According to an article in the Toronto Star, Maple Leafs assistant coach Steve Spott called out Phil Kessel over a new breakout Spott wanted to use, but that Kessel had concerns about. But is this really an issue, or is it more a reflection of how Toronto loves to take runs at its star players?
Steve Spott hasn’t been behind the Toronto Maple Leafs bench for even one game yet and his relationship with star player Phil Kessel is already the subject of an article in the Toronto Star.
On Wednesday, the Star’s Dave Feschuk wrote about Spott working with Kessel on a new defensive zone breakout strategy where he wanted the winger to come across the blueline to force the defenseman back, instead of staying on his own side of the ice. Spott was talking about the exchange he had with the Leafs’ top player to a group of minor hockey coaches who were attending a coach’s clinic where Spott was a guest.
Some of those minor hockey coaches told Feschuk about Spott’s anecdotes – and how Kessel didn’t agree with Spott’s play design.
“Spotter said that when he went to Phil (with the breakout play), Phil said, I’m not doing it,” said one of the attendees, a former professional player.
Said another: “Spott was saying (that) these are the things I’ve got to deal with now that I’ve never had to deal with. In the AHL (where Spott coached last season with the Toronto Marlies), when you’re the coach what you say goes. Whereas now that I’m here (in the NHL), I’ve got a guy telling me: No. I’m not going to do that.”
According to the article, Spott then told Leafs coach Randy Carlyle about the difficulty he had working on the strategy with Kessel.
“Spott said Carlyle’s attitude was that we’re fired before (Kessel is) out of here, the hierarchy doesn’t want to deal with Phil. He scores 30 (goals) a year and that’s all they want,” said one of the attendees. “(Spott said) Phil hates coaches. He hates Randy. He hates me and I don’t even know him yet.”
The thing is, I don’t believe there’s anything sinister here. One of the minor hockey coaches in attendance said Spott’s words about Kessel hating coaches was “tongue in cheek.” Another said he was “shocked” that Spott was so candid. But that doesn’t mean the Leafs’ assistant coach was talking out of frustration or that he was suggesting Kessel was a coach killer per se – wouldn’t you be shocked to hear an NHL coach talk about this kind of thing at a coach conference, even if it was tongue in cheek?
The fact is, Spott’s comments are going to be watched closer than ever before, especially when he speaks about the best player from the NHL’s biggest hockey market, and he’s probably still got to get used to that truth. This isn’t the OHL’s Kitchener Rangers or even the AHL’s Marlies. This is the show, and this is Toronto, a market that seems content to take runs at its best players and biggest personalities.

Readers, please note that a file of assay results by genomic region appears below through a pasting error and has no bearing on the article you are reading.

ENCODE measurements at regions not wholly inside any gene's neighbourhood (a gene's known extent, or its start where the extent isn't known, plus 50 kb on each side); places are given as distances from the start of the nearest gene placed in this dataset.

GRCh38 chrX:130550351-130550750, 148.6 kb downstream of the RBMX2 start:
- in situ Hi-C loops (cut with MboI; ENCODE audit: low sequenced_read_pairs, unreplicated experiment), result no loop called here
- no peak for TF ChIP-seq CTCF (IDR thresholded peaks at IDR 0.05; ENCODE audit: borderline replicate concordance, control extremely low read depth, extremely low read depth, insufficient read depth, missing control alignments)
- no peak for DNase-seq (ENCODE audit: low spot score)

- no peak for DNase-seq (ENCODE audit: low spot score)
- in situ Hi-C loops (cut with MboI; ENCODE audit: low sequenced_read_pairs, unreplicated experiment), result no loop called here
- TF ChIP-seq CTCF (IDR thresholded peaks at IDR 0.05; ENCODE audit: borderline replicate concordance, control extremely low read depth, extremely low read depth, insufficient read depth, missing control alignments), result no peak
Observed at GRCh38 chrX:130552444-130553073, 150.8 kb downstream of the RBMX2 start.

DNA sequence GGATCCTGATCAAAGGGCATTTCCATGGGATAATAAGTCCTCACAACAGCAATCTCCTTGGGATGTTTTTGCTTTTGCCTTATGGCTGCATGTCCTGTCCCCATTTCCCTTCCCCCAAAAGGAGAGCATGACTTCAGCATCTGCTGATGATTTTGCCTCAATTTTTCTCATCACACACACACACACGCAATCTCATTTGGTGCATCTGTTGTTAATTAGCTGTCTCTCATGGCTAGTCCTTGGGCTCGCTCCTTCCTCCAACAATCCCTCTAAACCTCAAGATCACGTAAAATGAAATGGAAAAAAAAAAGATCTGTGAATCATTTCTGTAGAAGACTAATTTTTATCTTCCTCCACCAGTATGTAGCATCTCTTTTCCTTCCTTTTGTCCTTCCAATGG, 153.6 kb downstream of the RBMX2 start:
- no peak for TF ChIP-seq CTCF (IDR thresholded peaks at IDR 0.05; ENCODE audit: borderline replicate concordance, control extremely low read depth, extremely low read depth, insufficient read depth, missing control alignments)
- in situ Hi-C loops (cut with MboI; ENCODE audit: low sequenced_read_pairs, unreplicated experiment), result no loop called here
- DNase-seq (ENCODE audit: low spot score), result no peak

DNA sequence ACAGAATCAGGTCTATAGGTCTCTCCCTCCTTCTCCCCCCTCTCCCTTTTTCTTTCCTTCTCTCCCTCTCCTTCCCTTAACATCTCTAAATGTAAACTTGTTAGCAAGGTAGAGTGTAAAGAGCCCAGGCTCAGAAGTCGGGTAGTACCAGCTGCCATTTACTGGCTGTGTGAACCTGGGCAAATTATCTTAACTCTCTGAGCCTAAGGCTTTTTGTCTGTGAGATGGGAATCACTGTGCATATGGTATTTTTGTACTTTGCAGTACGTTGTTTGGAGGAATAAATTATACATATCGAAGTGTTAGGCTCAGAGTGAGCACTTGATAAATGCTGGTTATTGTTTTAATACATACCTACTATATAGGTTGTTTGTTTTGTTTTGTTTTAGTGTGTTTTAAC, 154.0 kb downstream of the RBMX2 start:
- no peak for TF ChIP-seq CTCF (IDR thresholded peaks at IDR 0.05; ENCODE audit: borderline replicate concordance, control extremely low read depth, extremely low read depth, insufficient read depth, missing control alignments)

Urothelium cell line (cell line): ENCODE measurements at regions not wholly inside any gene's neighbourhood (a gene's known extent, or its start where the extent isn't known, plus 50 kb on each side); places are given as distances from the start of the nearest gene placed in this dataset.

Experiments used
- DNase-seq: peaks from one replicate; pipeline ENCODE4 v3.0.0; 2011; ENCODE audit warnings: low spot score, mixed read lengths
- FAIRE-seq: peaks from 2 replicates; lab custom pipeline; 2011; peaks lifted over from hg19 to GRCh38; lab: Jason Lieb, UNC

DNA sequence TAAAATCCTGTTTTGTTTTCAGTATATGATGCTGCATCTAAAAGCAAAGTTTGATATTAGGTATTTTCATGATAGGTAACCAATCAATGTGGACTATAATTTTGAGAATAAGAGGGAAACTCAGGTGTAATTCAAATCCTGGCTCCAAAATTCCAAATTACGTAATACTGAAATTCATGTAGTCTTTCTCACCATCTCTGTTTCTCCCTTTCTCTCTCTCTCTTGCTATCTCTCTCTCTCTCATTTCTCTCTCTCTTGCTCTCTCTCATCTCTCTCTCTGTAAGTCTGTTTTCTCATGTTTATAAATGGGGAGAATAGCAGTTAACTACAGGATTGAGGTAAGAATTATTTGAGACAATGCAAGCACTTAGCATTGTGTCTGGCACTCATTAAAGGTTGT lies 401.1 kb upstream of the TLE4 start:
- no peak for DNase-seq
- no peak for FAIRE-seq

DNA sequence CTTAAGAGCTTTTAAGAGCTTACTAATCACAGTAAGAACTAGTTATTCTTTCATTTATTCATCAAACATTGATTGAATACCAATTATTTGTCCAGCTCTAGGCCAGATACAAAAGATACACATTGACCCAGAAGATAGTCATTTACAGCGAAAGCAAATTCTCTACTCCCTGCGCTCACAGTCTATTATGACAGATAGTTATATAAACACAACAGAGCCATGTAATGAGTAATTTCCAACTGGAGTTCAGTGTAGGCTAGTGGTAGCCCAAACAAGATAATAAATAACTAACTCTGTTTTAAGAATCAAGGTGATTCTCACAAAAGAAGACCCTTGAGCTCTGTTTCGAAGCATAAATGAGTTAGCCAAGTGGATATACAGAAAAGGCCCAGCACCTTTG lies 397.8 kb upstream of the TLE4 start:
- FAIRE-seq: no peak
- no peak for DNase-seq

Just last year Feschuk wrote about why the Maple Leafs should trade Kessel, despite all the assets they gave up to get him and that he’s easily the team’s best offensive player. This isn’t anything new in how Toronto treats its stars – and it’s a big reason why none of its major sports franchises has won anything in more than two decades.
You’re telling me a star player in today’s league isn’t going to be dictated to? This isn’t anything new or unique to Kessel or Spott or the Maple Leafs.
The funny thing is, while some will surely make a big deal out of this and use it to put down Kessel’s character or his dedication to winning, the article later spells out that the coach and player eventually came to a compromise on what Kessel would do in this breakout situation. Feschuk’s article also mentioned that Spott was complimentary of Kessel, calling him one of the smartest hockey players he’s worked with. So what exactly is wrong with this whole situation?
More from The Star:
As for the breakout play, Spott said in his presentation that he and Kessel ultimately reached a compromise. According to attendees, Spott explained his original strategy like so. With the Leafs moving the puck out of their zone up the left boards, the scheme called for Kessel, the right winger, to speed across the blueline toward the left wing — thus pushing back the opposing defenceman who, in previous seasons, has too often stymied the Toronto breakout by keeping the puck in. Spott told the clinic that Kessel didn’t like the idea; the player prefers the strategy of staying closer to the right wing awaiting the kind of cross-ice pass that would put him in a foot race with the opposing team’s left defenceman.
“(Kessel) originally said no, and then he said he’d meet Spott halfway and come to the middle, but that he wouldn’t go all the way across like Spott originally wanted. But it’s Phil’s show,” said one of the minor-hockey coaches who was in attendance.
Said another: “At the end of the day (Spott) was just being truthful, I think. There has to be compromise with today’s athlete, especially today’s star. You’ve got to coddle these guys.”
There’s nothing earth-shattering about that last quote. It’s for that reason the John Tortorella or Mike Kennan-type approach doesn’t really work with most star players in today’s league. It’s probably why Carlyle enters this season a lame duck coach.
This isn’t a problem with Kessel or with the Leafs. It’s simply a glimpse behind the curtain and into the reality of how some star players need to be coached in the modern NHL. Kessel is not the problem with this team – the makeup of the rest of the roster is.
Hopefully not too many Leaf fans will use this as reason to pile on Kessel and challenge his character or question his fit and future with the team. Love your star players, Toronto. You need them.